Tomb of Huo Qubing in Xianyang, Xian
Tomb of Huo Qubing Facts
The tomb of Huo Qubing, who was a great general during the reign of Emperor Wudi of the Western Han Dynasty (206B.C.-24A.D.), is 1 km (0.62 miles) east of the Maoling Mausoleum in Xingping County, Xian. As a great general who had never been defeated, Huo Qubing was respected and favored by people and Emperor Wudi. Hence, after his death, Emperor Wudi ordered that a grand tomb be built for him.
Type: Culture & Tombs, Historical Tomb
Address: 1 km (0.62 miles) east of the Maoling Mausoleum in Xingping County, Xian
Best Seasons: All year around
Recommended Visiting Hours: about an half hours
Opening Hours: 8:00 - 18:00
Admission Fee: (March 1 - November 30) 80 CNY
Why Visit Tomb of Huo Qubing?
- Huo Qubing (140 BC – 117 BC) was a distinguished military general of the Western Han dynasty during the reign of Emperor Wu of Han. He was the nephew of the general Wei Qing and Empress Wei Zifu (Emperor Wu’s wife), and the half-brother of the statesman Huo Guang.
- Along with Wei Qing, he led a campaign into the Gobi Desert of what is now Mongolia to defeat the Xiongnu nomadic confederation, winning decisive victories such as the Battle of Mobei in 119 BC.
- As a great general who had never been defeated, Huo Qubing was respected and favored by people and Emperor Wudi. Hence, after his death, Emperor Wudi ordered that a grand tomb be built for him.
Where is The Tomb of Huo Qubing？
The tomb of Huo Qubing, who was a great general during the reign of Emperor Wudi of the Western Han Dynasty (206B.C.-24A.D.), is 1 km (0.62 miles) east of the Maoling Mausoleum in Xingping County, Xian. Northwest of Daochang Village, Nanwei Town, Xingping City, Shaanxi Province.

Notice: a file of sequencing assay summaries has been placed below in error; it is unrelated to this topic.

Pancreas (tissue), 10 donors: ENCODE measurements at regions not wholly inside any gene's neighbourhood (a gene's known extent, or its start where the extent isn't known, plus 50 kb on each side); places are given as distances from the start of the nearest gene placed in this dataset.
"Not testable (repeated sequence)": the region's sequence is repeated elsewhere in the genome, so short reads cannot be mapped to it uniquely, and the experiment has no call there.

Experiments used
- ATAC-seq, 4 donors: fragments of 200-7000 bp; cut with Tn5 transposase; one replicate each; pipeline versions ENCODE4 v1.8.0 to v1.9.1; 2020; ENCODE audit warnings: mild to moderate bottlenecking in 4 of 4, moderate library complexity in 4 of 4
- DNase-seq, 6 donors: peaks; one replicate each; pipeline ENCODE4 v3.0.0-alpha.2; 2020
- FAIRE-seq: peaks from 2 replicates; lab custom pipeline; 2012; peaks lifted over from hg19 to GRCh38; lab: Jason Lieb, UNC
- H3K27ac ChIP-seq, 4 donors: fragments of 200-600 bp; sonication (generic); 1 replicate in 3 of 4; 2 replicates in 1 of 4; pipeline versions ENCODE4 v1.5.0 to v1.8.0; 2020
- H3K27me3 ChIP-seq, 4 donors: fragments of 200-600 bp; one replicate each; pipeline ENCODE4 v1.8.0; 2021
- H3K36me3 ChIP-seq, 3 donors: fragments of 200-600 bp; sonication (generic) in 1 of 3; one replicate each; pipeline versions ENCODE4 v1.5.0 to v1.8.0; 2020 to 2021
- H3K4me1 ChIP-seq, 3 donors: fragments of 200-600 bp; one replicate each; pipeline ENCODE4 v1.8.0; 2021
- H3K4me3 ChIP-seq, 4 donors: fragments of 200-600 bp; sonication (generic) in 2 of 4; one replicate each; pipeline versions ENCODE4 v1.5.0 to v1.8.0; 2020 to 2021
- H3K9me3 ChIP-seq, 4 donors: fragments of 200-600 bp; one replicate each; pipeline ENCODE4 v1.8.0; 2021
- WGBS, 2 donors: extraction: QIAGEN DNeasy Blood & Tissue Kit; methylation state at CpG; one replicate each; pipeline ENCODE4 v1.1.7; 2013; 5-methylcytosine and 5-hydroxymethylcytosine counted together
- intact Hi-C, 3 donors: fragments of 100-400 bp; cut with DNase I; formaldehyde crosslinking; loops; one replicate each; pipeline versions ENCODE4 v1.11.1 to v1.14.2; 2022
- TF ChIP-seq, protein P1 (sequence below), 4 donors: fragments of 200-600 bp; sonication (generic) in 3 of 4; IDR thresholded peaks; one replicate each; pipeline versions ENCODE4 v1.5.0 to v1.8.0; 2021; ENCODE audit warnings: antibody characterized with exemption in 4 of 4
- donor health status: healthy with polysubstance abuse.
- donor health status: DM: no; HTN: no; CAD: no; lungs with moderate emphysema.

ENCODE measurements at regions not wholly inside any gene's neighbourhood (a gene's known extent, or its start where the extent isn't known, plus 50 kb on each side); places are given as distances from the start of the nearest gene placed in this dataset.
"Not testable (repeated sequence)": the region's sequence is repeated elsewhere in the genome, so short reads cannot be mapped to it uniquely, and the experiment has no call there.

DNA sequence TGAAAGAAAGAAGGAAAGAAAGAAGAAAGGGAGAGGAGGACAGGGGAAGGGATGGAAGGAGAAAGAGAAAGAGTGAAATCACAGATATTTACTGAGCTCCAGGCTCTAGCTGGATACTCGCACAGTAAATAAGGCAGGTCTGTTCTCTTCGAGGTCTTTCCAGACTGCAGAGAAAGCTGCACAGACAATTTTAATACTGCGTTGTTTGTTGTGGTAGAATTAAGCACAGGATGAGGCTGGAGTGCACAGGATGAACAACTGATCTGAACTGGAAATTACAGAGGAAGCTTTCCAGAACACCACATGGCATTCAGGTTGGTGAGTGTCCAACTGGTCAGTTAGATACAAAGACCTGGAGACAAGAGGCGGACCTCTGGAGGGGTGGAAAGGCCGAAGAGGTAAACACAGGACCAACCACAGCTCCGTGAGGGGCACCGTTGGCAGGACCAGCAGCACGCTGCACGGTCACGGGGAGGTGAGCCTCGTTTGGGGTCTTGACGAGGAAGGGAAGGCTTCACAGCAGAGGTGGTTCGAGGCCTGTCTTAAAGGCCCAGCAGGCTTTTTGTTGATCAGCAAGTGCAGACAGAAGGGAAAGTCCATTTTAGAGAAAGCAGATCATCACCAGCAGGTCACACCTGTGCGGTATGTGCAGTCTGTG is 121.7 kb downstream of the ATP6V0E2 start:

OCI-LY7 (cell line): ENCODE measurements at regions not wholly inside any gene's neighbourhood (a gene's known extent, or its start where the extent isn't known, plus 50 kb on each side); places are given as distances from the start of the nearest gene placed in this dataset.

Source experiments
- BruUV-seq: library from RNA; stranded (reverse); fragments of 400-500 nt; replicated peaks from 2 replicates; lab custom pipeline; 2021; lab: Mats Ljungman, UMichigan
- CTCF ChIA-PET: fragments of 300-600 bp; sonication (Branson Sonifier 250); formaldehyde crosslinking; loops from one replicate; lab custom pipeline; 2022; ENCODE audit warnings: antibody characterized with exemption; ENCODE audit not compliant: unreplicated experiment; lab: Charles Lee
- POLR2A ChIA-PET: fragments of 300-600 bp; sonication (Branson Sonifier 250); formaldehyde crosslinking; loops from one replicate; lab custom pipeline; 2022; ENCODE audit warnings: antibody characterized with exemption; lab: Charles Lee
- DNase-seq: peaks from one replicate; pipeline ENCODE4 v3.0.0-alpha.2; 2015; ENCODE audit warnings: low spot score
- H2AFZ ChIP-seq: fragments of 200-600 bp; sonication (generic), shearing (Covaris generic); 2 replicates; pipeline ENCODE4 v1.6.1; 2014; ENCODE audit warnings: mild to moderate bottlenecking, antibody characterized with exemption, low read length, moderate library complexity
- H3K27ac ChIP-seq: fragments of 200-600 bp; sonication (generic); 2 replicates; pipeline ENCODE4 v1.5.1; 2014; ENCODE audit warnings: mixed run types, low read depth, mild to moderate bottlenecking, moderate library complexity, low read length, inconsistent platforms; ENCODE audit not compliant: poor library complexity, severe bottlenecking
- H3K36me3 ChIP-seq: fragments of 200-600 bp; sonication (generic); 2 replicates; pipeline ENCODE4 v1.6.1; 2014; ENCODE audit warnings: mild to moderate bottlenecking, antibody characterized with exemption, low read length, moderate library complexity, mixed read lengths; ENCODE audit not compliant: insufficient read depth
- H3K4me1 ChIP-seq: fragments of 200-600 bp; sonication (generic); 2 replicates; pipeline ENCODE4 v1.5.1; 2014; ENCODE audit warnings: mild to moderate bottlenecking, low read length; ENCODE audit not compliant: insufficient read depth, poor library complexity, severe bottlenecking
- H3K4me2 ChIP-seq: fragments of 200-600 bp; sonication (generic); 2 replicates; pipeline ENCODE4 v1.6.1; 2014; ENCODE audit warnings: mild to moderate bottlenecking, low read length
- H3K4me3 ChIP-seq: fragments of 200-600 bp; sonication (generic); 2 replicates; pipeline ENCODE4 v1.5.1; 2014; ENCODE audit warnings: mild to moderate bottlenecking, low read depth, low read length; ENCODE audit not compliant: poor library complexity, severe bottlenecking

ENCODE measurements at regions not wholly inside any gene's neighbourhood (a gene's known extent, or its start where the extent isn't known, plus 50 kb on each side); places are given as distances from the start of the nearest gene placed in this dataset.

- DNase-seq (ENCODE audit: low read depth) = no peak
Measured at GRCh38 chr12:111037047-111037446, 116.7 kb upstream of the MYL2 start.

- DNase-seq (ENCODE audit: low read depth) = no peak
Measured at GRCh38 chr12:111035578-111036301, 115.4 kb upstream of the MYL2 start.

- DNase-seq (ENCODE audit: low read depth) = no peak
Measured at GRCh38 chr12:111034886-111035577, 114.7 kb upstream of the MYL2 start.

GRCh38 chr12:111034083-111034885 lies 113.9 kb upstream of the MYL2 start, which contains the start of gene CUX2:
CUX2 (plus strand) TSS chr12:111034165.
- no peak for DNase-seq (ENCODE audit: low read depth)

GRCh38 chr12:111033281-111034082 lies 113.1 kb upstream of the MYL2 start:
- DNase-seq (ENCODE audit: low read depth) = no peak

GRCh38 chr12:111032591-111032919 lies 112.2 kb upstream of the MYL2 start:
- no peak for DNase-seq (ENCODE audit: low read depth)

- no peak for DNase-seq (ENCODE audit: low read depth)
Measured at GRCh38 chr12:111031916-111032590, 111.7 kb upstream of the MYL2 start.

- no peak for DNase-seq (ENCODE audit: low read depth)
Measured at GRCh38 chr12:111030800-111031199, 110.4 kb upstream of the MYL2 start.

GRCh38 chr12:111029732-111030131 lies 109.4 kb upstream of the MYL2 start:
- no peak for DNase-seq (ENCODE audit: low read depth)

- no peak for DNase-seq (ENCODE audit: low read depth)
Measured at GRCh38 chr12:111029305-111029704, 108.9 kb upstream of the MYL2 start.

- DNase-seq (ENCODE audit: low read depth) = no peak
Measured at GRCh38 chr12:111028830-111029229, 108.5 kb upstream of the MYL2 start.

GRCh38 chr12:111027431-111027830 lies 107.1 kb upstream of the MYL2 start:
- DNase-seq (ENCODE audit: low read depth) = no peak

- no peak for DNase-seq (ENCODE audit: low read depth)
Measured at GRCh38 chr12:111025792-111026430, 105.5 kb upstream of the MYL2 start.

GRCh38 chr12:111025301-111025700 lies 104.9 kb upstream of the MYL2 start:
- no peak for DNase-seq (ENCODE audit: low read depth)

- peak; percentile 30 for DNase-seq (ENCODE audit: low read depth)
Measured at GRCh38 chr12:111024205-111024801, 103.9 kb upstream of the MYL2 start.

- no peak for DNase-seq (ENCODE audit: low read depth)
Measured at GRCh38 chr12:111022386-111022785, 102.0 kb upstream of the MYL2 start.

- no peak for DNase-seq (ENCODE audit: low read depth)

Huo Qubing (140 BC-117 BC) was a very outstanding and brave general in the Western Han Dynasty (206 BC-24). He and his uncle Wei Qing led the troops to repulse numerous incursions by the Huns and brought peace and prosperity to the society.
See more about Wei Qing and Huo Qubing Beat Back the Huns
In 117 BC, he died at the age of 23, which was a great loss to the whole society. Emperor Wudi (156 BC-87 BC) and the entire nation felt very sad for this war hero’s death, so the Emperor gave orders to hold a ceremonial funeral for him and built a spacious tomb for him just beside the Emperor’s own. This is the present Tomb of Huo Qubing.
To this day there are still many beautiful legends about Huo Qubing spread among the people living in the Qilian Mountain. According to the people in Jiuquan City, Gansu Province, after Huo Qubing and his troops defeated the Huns here, the Emperor vouchsafed good wine to this general to reward him for his great achievement. Instead of enjoying the wine all by himself, Huo poured it into the spring pond and drank it with all his subjects. And from then on, the place was named as Jiuquan (the spring of wine).
To the present day, joss sticks, candles and paper money have never ceased burning throughout the year in the temple at the Tomb of Huo Qubing. Some people are doing so with the hope that he would ‘help to avert disasters and cure their diseases,’ because ‘qubing’ in Chinese means ‘curing disease.’
Stone Carvings in front of the Tomb of Huo Qubing
Altogether there are 16 stone carvings in front of the Tomb of Huo Qubing, including a galloping horse, a recumbent horse, a bull, a tiger, a wild boar, a toad, a stone fish, a sleeping elephant, a stone man, an ape and a bear. These large groups of carvings comprise an illustrious example of the art of stone caving in the Han Dynasty (206 BC-220). It is the best preserved carving heritage in China.
‘Horse Treads on the Hun’ is the main statue placed in front of the tomb with its length of 1.9 meters (about 6.2 feet) and its width of 1.68 meters (about 5.51 feet). In this carving, a stone horse is standing on the ground with perked head and long horsetail. Under its abdomen is a struggling Hun with bow and dagger in his hand. The whole carving is the most representational monumental work and holds an important place in the history of Chinese art.
Horse treads on the Hun 馬踏匈奴